Many critics and even people within the show itself (Felicity Huffman, James Denton, Mehcad Brooks) admitted that the first season of ABC's darling dramedy Desperate Housewives suffered a dip in the creative department during it's second season –particularly at the beginning. Most say it had a lot to do with the weakness of its central mystery (which is why I'm boggled as to how Woodard landed an Emmy nom, but that's another story) — others say it wasn't as funny and that the storylines became too Melrose Place.
ABC Entertainment President Steve McPherson was asked by a reporter Tuesday about the "creative collapse" of the hit show — and he begged to differ that "collapse" was the right choice of word. After all, Desperate Housewives was ABC's most watched series this past season — it must be doing something right to have 22 million viewers coming back every Sunday night. McPherson says the show will get back to its "wicked comedy" that the viewers and critics alike so enjoyed the first season, once the show's third year begins. He says:
"I think everyone including [creator Marc Cherry] admitted that at the beginning of last year we stumbled a little bit, [We] answered so many questions at the end of the first season that he really spent too much time, I think, setting up the mystery, setting up the new arcs, and this year we're going to jump right in."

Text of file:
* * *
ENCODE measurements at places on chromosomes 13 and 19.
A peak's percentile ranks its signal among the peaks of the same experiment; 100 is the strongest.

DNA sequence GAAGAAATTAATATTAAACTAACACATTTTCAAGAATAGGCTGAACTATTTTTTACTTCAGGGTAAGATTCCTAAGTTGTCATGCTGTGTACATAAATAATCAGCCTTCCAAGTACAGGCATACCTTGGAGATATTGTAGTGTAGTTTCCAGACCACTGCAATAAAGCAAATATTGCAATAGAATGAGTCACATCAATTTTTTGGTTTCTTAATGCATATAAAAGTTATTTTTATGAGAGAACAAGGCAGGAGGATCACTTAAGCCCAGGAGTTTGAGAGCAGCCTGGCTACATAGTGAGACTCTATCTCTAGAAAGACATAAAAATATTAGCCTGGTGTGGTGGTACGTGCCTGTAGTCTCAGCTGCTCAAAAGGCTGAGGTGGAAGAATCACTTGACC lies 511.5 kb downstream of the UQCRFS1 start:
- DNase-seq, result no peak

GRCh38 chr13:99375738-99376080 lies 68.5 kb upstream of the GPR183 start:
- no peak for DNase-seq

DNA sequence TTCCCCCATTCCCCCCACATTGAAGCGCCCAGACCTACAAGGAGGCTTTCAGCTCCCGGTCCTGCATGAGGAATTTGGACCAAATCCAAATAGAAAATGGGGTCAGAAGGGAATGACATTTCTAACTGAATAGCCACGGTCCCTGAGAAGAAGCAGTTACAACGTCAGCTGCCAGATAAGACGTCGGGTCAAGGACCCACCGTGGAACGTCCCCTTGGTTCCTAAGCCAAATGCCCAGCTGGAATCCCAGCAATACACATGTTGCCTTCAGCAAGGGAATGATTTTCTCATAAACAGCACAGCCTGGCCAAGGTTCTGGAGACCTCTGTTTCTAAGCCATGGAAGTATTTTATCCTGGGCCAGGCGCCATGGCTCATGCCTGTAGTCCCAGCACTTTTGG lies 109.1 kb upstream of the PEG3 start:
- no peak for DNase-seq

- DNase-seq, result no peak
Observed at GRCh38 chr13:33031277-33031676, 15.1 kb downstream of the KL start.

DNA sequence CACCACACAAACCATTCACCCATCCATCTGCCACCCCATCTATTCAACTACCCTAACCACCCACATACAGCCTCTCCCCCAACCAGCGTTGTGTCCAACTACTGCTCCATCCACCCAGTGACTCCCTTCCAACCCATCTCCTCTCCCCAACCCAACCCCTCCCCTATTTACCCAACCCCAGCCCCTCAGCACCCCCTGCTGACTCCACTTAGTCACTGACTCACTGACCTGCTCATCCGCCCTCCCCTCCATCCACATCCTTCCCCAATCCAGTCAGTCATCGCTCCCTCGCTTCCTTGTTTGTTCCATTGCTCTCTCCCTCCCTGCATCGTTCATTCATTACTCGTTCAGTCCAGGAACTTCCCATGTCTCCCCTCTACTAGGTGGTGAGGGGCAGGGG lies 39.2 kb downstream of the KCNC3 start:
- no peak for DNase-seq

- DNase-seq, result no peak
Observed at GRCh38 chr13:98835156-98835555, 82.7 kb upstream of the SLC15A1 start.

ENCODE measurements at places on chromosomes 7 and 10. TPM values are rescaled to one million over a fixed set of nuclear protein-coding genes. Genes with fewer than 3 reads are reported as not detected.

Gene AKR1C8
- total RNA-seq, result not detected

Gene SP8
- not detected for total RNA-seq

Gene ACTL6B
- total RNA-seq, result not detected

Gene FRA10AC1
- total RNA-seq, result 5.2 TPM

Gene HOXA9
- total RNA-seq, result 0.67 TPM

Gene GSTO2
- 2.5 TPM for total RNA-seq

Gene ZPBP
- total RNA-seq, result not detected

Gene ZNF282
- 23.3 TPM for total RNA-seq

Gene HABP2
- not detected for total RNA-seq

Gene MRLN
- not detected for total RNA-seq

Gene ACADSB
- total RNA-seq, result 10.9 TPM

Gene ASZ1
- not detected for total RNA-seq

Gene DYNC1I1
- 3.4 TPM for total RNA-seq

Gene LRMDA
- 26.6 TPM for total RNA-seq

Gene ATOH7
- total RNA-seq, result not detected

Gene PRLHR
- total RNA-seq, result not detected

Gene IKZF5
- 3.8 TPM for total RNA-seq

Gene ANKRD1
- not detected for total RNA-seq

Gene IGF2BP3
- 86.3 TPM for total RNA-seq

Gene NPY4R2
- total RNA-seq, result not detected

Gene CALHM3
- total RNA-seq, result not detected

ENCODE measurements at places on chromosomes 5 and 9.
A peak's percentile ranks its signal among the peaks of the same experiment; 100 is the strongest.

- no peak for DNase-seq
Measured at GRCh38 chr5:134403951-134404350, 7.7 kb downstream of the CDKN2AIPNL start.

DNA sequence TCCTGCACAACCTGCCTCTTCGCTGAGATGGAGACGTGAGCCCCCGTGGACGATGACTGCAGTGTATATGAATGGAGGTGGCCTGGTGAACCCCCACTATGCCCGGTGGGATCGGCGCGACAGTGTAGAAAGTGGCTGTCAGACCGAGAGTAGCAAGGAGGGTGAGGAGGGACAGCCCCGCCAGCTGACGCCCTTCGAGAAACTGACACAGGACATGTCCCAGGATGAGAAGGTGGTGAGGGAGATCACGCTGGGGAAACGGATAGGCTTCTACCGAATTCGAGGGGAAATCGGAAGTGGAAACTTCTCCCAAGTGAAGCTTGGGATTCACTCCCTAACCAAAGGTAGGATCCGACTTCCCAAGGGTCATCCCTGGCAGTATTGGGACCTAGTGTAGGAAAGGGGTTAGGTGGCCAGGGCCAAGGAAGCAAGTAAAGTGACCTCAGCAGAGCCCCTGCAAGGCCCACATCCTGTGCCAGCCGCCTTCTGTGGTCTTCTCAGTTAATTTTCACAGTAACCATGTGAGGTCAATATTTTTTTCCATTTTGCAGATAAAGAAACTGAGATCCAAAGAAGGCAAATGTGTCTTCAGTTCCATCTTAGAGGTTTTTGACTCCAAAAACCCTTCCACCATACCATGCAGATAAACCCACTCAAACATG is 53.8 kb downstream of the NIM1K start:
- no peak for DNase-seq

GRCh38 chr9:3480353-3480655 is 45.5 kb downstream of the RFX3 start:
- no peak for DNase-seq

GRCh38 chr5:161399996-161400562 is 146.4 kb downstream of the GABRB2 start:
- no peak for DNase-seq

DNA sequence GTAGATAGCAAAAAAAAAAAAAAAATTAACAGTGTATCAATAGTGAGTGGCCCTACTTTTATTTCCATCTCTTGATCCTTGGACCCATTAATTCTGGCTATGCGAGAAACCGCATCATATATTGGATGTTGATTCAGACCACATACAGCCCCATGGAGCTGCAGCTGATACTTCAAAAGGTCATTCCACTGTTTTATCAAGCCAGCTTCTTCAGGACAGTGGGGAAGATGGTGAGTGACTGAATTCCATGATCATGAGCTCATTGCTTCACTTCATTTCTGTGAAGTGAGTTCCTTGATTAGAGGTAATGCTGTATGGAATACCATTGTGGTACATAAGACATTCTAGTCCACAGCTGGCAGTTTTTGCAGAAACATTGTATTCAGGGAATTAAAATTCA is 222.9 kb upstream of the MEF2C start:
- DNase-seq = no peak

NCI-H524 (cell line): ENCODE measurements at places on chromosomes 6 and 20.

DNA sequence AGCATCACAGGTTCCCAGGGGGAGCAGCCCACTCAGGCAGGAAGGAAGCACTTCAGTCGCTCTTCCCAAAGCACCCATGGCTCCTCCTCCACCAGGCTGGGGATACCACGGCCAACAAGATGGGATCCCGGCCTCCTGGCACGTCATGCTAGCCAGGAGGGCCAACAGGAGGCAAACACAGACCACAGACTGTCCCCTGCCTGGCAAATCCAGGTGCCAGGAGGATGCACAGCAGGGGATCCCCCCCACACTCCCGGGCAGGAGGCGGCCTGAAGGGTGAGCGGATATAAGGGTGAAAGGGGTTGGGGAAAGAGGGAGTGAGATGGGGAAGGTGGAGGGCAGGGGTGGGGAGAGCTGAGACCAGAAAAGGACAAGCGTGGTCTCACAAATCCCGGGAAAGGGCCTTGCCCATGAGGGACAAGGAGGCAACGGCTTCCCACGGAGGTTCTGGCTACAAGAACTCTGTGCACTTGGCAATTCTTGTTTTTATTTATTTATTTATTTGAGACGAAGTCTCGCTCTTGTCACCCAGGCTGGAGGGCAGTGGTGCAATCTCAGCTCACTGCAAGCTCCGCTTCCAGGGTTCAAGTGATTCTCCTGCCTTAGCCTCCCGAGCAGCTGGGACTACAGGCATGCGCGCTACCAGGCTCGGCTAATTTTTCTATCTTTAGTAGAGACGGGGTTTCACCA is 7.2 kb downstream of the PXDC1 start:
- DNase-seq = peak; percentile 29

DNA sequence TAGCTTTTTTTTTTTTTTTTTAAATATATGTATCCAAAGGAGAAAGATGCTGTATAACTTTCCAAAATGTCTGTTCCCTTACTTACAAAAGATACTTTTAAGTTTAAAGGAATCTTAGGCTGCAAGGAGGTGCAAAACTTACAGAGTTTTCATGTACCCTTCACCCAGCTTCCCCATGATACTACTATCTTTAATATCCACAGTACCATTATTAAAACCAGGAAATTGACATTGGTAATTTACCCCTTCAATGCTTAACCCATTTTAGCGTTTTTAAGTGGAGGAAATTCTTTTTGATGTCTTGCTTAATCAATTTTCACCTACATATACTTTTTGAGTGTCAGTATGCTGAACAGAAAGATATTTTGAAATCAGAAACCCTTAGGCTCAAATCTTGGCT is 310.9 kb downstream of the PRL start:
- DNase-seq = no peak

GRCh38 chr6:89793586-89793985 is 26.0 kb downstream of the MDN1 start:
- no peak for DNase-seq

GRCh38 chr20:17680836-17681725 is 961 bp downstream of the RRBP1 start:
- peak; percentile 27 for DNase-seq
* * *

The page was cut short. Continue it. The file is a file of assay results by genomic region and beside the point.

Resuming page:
Due to the departure of Executive Producer Tom Spezialy, the show's creator Marc Cherry will have more creative control this season, and has more of it mapped out, McPherson assures. He goes on to add:
"Marc has, partly because of the responsibility of 100 percent falling on his shoulders, has really stepped up and gotten out ahead of it, and we have seen more arcing of the entire season from a specific story standpoint and soap standpoint than we've ever seen so far."
Desperate Housewives garnered about 22.2 million viewers a week during its second season, off about 6 percent from the 23.7 million it got in 2004-05. Additionally, it was the No. 3 show on TV among adults 18-49, trailing only the two editions of American Idol–hardly a flop.
In regards to the Emmy snubs, McPherson said:
"Who wins the Emmys is one thing, but to have that kind of oversight just, to me, is remarkable, I think for one year [for Lost] to win it and then the next year to not be nominated, for one year one of the Desperate Housewives to win the best actress and then for none of them to be nominated the next year, there's a problem."
Don't even get me started on the unforgivable snub of Marcia Cross. Well okay, I suppose I could forgive if Elizabeth Perkins walks away with a statue come August.